How unemployment has been considered by mainstream macroeconomic models?

From the 1950s onwards, the macroeconomic models of the neoclassical synthesis, based a system of simultaneous equations, focused on the interaction between the market for goods and services and the money market in the context of a general equilibrium analysis. According to John Hicks (1904-1989),  in the general case, the capitalist economy is at full employment level of output.  The underlying employment theory is based on the demand and supply of labour in a competitive market. In fact, this neoclassical approach supposes that price adjustment market mechanisms could guarantee full employment.  In same specific cases, however, the general equilibrium implied by the IS-LM model could not necessarily correspond to a full employment level of output. This situation, called unemployment equilibrium, would be the result of market imperfections, such as rigid money wages, interest-inelastic investment demand, income-inelastic money demand, among others.

In the 1960s, mainstream macroeconomic models expanded the analysis of the negative correlation  between  inflation and unemployment. This correlation was  based on the conclusions drawn from an empirical study  -the Philips curve- about the negative relationship between the evolution of the rate of employment and the rate of variation of nominal wages in England at the turn of the 20th century.  The attempt to incorporate the Phillips curve (trade-off between inflation and unemployment) in the analysis of the labour market dynamics turned out to  put emphasis on the role of nominal wages in determining prices, and ultimately, on the demands of workers that put pressure on inflation.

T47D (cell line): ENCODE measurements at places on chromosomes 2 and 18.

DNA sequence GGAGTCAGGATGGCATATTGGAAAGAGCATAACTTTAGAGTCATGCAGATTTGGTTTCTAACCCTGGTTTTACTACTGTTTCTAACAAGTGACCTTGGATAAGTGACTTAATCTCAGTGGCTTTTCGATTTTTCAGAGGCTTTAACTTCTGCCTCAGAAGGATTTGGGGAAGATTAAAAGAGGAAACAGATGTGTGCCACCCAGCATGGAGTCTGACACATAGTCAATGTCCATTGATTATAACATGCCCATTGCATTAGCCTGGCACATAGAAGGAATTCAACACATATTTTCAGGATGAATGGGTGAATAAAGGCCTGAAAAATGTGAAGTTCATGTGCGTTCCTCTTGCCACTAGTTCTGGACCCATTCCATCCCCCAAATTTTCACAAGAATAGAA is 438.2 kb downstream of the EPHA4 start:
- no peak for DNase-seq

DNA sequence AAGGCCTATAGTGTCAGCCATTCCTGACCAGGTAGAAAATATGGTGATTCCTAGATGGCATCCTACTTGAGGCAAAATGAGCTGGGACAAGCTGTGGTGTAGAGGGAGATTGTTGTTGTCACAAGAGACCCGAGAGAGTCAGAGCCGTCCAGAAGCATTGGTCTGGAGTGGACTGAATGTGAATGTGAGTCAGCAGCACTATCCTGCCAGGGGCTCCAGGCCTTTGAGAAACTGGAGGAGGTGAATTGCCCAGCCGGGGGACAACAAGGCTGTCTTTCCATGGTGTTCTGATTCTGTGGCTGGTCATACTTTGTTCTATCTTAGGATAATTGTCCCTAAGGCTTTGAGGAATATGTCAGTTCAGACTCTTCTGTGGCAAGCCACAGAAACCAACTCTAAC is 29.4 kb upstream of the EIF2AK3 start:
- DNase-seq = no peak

As a matter of fact, since the late 1960s,  the economic scenario of inflation and unemployment in the OECD countries enhanced the spread of the ideas of Milton Friedman, who proposed new monetary policy suggestions founded on the acceptance of the short run trade-off between inflation and  unemployment. After a period of expansionary monetary policy, as businessmen and workers calculate future prices and wages after considering the information they have at present, the rise in the short-run levels of inflation would be reinforced by higher inflationary expectations  and higher nominal wages and prices. For Friedman, expectations are adaptive and, in the long run, the trade-off between unemployment and inflation does not exist. In practice, the promotion of price stability could require a higher level of unemployment in the short-run. In the long-run,  unemployment would be stuck at its natural level.